Zahid urged Myanmar to immediately end Rohingya Muslims crisis


PUTRAJAYA – Deputy Prime Minister Datuk Seri Dr Ahmad Zahid Hamidi has urged Myanmar to immediately end the crisis faced by the Rohingya Muslim minority in Rakhine state.

Speaking at the closing ceremony of the International Rohingya Conference 2017 here, he said the action would prove to the ASEAN communities that Myanmar had a big heart and could accept Muslim minority Rohingya as one of their citizens.

“If Myanmar does not want to recognise the Rohingya as their citizens, then they should come up with another resolution, instead of eradicating them from the Rakhine state,” he said.

Ahmad Zahid, who is also home minister, stressed that “what happened and (was) still happening” to the Rohingya Muslim was really disappointing and unacceptable.

Urging Myanmar’s State Counsellor and Foreign Minister Aung San Suu Kyi to stop what he described as “craziest, madness crisis”, he said:

“We really hope that what is happening in the Rakhine state will end soonest possible and infinitely.”

Although Myanmar claims the Rohingya ‘cleansing’ as their domestic issue, the deputy prime minister said Myanmar should know their act was hazardous and would trigger the ‘uneasy feelings’ of Muslim communities worldwide.

Slamming Myanmar for ignoring Malaysia’s diplomatic messages to put an end to the crisis, Ahmad Zahid reminded the republic to remember the objectives of joining ASEAN in July 1997 was to promote regional peace and stability through abiding respect for justice.

“If you look at the history of ASEAN, Malaysia was the only country which stood up to protect Myanmar when they (it was) are alone. We were firm and fought for their inclusion in ASEAN.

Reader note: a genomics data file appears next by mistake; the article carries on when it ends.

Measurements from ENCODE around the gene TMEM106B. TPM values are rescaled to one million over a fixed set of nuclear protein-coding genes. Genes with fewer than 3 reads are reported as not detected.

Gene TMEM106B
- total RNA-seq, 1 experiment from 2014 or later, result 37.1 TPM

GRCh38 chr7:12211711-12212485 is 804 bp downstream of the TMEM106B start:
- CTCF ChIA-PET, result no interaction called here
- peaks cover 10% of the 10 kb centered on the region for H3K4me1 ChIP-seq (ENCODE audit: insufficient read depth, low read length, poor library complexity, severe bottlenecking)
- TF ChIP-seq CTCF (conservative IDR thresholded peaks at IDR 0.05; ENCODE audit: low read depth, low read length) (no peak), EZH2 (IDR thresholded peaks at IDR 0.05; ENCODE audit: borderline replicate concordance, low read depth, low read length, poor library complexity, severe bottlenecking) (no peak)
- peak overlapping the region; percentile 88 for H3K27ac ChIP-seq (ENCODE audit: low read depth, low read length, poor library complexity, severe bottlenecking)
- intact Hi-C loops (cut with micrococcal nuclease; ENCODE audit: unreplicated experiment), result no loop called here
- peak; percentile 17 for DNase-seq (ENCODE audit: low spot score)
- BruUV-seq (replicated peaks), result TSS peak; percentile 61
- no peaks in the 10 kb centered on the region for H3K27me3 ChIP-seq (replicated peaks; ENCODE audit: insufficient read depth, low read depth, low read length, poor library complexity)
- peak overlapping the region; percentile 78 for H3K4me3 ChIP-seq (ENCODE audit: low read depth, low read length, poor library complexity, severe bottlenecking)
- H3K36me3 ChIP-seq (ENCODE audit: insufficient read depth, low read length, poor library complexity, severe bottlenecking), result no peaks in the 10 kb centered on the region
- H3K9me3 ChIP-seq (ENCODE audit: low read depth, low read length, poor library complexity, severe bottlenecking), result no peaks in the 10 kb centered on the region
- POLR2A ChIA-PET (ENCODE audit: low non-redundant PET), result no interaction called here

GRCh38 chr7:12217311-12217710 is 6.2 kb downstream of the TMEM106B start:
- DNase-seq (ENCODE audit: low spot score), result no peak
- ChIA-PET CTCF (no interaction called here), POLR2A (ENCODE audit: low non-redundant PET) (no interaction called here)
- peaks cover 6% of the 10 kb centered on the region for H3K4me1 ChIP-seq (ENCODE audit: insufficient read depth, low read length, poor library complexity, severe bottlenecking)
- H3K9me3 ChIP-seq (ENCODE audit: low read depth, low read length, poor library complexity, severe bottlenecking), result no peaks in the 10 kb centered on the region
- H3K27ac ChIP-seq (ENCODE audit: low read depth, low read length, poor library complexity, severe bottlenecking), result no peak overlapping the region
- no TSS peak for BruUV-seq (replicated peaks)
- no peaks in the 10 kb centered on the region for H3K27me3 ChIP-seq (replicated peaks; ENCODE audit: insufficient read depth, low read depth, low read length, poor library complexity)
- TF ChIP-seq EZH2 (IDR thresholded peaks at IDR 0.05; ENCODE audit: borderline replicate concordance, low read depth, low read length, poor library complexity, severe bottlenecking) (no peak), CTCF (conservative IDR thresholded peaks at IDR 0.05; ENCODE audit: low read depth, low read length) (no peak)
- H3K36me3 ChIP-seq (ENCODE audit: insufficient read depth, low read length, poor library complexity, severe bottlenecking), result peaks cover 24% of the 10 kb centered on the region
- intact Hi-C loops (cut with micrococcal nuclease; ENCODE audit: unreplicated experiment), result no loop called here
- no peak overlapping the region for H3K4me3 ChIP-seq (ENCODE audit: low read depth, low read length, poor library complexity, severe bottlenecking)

“I believe the type of acts like burning, killing lives and violating human being are not written in any religious scripture,” he said.

Ahmad Zahid told the conference that Malaysia had played a significant role in helping the Rohingya and it was done, not because Malaysia was rich but out of compassion towards other human beings.

“We will never stop our assistance to Rohingya. Malaysia has been on the frontline when it comes to the irregular movement of people,” he said.

Malaysia is hosting about 56,000 Rohingya comprising men, women and children who have fled from the Rakhine state.

He said the Rohingya people would need short and long term solutions to pull them out from the tragedy since they could become easy targets for human trafficking networks and terrorist organisations.

The conference, which is participated by 180 delegates from ASEAN and Muslim countries, is jointly organised by the

Institute of Public Security of Malaysia, Amal Foundation of Malaysia, the International Federation of Relief and Development and the International Union of Muslim Scholars.- BERNAMA


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